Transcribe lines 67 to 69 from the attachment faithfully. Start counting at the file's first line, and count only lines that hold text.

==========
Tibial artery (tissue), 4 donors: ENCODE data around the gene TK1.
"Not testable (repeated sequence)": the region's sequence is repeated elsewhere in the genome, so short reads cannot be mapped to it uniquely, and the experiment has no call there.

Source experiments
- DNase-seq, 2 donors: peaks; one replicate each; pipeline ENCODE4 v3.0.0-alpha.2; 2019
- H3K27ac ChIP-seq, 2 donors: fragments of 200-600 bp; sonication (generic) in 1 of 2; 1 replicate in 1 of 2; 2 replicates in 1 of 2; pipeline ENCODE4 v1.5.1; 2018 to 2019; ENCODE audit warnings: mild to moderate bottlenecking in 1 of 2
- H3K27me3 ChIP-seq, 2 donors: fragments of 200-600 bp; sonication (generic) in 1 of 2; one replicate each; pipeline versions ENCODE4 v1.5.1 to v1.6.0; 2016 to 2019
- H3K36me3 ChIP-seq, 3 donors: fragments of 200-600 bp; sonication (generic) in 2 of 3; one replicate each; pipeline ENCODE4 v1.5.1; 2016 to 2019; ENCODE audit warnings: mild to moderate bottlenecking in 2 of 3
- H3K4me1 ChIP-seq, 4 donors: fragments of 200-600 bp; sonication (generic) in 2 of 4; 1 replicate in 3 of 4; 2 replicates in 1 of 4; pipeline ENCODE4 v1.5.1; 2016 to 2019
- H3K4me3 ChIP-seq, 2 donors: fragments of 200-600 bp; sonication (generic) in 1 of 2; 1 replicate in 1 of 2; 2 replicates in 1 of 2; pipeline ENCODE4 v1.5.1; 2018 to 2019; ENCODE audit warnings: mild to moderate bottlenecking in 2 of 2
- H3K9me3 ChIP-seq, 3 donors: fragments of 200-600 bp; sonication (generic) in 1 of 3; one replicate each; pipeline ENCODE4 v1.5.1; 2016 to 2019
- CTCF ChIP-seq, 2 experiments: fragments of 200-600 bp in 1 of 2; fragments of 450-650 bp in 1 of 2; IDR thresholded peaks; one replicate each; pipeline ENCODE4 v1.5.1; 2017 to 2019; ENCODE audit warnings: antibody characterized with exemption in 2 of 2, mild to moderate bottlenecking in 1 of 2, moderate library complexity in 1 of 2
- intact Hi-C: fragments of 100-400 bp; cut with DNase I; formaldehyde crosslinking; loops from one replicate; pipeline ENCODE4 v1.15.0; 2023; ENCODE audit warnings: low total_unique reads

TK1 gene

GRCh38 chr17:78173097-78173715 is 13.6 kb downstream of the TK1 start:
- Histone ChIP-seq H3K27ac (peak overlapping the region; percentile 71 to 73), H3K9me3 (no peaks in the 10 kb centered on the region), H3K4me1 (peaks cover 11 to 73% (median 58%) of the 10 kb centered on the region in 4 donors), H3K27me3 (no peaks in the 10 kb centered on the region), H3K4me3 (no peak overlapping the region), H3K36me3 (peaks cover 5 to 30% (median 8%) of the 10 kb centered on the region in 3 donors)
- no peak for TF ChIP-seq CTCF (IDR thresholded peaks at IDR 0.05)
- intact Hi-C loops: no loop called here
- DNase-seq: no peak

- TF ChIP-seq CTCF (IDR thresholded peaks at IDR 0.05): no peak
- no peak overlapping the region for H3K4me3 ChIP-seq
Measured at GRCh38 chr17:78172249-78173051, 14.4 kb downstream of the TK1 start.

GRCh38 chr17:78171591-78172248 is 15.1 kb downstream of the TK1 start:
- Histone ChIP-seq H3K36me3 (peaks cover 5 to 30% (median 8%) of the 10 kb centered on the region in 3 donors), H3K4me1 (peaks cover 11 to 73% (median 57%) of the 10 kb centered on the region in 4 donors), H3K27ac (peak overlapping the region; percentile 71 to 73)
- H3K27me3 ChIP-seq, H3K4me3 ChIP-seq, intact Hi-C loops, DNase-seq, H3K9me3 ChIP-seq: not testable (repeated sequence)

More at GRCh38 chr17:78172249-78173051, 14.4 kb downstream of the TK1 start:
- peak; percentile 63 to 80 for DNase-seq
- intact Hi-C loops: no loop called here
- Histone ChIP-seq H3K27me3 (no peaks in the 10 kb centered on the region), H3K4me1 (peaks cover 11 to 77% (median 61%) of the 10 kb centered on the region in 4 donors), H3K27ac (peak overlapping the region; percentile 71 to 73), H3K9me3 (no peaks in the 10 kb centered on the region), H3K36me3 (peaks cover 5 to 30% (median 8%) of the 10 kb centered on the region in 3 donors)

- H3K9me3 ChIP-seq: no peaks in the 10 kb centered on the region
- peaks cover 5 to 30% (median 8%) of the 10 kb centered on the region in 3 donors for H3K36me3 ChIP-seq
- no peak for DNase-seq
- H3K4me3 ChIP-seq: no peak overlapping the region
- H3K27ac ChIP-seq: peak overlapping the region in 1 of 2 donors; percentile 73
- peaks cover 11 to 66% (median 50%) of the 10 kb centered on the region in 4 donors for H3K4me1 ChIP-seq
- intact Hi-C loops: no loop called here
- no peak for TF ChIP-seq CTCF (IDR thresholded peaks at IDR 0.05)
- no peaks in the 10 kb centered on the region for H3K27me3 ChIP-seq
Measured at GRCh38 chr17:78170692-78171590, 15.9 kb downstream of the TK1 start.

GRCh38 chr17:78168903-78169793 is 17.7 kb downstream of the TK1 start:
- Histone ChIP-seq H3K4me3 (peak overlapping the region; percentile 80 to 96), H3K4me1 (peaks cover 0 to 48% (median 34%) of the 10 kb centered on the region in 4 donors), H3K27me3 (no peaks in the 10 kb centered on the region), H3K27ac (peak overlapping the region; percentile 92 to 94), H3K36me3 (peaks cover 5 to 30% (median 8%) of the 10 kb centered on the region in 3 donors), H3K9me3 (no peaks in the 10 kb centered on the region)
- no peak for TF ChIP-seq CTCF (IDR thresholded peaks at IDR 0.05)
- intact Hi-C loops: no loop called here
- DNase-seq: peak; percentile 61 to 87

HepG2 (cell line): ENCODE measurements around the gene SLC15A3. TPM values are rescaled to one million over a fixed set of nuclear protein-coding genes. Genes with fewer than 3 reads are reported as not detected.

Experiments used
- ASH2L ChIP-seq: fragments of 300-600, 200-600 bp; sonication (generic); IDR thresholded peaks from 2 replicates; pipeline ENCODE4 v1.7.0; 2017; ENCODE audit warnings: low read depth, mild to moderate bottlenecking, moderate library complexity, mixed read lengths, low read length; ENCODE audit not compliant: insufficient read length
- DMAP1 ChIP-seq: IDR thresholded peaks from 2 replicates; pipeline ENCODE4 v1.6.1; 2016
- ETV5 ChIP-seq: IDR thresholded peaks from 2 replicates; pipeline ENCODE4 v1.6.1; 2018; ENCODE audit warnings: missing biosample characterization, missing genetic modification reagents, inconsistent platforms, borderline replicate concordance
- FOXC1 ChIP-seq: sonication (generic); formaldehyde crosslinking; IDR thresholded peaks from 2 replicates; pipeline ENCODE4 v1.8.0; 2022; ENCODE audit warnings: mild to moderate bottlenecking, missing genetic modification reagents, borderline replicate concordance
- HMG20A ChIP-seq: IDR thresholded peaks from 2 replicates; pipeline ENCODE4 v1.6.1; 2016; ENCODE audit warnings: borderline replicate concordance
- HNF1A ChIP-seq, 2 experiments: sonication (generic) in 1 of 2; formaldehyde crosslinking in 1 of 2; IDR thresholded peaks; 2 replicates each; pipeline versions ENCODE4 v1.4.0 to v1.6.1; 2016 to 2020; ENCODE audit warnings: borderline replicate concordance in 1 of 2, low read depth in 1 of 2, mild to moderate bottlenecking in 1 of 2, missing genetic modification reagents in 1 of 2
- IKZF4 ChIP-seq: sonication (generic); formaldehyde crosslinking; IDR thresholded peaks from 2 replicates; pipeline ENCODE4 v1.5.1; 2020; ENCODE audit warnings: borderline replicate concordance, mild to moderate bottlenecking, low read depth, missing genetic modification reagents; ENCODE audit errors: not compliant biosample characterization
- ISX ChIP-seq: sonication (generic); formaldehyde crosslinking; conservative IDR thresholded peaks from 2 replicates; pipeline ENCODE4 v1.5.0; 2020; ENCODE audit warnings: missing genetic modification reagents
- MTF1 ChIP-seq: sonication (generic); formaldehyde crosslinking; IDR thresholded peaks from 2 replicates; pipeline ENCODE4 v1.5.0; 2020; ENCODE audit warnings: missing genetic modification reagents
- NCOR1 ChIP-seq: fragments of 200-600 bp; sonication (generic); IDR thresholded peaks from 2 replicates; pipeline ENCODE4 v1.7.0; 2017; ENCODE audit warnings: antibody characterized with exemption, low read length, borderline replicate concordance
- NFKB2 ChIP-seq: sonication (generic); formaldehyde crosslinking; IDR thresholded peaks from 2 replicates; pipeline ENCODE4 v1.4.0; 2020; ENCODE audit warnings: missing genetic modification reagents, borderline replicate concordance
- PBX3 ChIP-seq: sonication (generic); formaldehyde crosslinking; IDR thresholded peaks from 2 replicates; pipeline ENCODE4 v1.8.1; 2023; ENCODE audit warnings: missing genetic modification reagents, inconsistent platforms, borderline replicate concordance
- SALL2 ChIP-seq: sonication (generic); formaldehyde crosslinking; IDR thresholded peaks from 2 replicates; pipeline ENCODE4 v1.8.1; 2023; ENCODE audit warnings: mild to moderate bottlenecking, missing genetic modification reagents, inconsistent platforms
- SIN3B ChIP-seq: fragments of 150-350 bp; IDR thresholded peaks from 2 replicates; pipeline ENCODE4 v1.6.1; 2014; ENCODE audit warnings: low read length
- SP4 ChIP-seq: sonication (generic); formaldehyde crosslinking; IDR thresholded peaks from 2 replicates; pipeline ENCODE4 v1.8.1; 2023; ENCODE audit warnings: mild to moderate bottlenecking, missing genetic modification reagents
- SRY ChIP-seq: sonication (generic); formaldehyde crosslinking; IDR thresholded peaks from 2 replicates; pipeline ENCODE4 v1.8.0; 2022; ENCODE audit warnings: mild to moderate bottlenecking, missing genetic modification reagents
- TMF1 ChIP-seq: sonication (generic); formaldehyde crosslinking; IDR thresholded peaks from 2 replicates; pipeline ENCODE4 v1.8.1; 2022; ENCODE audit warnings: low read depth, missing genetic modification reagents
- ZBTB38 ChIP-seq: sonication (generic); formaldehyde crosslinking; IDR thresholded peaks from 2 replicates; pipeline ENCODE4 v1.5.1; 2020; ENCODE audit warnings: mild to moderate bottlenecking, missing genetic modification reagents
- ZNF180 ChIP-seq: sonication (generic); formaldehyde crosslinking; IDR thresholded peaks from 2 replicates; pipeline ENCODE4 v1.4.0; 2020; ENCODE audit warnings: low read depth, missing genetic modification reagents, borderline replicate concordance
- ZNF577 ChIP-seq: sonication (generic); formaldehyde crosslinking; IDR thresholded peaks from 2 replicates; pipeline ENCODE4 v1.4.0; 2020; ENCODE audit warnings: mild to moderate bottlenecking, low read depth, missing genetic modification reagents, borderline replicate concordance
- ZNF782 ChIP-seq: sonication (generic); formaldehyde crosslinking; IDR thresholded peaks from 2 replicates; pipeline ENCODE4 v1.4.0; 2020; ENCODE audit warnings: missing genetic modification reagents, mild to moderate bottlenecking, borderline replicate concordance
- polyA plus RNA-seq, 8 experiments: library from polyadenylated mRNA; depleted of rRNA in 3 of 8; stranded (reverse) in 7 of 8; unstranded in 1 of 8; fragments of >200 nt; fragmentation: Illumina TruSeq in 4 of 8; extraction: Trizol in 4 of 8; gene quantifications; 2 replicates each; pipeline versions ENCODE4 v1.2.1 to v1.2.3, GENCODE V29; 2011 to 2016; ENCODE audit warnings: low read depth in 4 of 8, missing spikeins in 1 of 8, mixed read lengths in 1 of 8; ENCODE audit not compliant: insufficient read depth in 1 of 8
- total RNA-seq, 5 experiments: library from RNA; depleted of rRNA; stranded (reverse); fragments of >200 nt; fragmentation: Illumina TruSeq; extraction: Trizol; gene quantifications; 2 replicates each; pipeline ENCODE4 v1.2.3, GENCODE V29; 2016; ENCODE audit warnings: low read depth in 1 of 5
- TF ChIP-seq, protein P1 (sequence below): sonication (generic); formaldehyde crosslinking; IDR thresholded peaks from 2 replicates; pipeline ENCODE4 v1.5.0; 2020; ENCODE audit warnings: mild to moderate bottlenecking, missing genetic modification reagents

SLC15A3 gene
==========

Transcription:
- polyA plus RNA-seq, 8 experiments: library from polyadenylated mRNA; depleted of rRNA in 3 of 8; stranded (reverse) in 7 of 8; unstranded in 1 of 8; fragments of >200 nt; fragmentation: Illumina TruSeq in 4 of 8; extraction: Trizol in 4 of 8; gene quantifications; 2 replicates each; pipeline versions ENCODE4 v1.2.1 to v1.2.3, GENCODE V29; 2011 to 2016; ENCODE audit warnings: low read depth in 4 of 8, missing spikeins in 1 of 8, mixed read lengths in 1 of 8; ENCODE audit not compliant: insufficient read depth in 1 of 8
- total RNA-seq, 5 experiments: library from RNA; depleted of rRNA; stranded (reverse); fragments of >200 nt; fragmentation: Illumina TruSeq; extraction: Trizol; gene quantifications; 2 replicates each; pipeline ENCODE4 v1.2.3, GENCODE V29; 2016; ENCODE audit warnings: low read depth in 1 of 5
- TF ChIP-seq, protein P1 (sequence below): sonication (generic); formaldehyde crosslinking; IDR thresholded peaks from 2 replicates; pipeline ENCODE4 v1.5.0; 2020; ENCODE audit warnings: mild to moderate bottlenecking, missing genetic modification reagents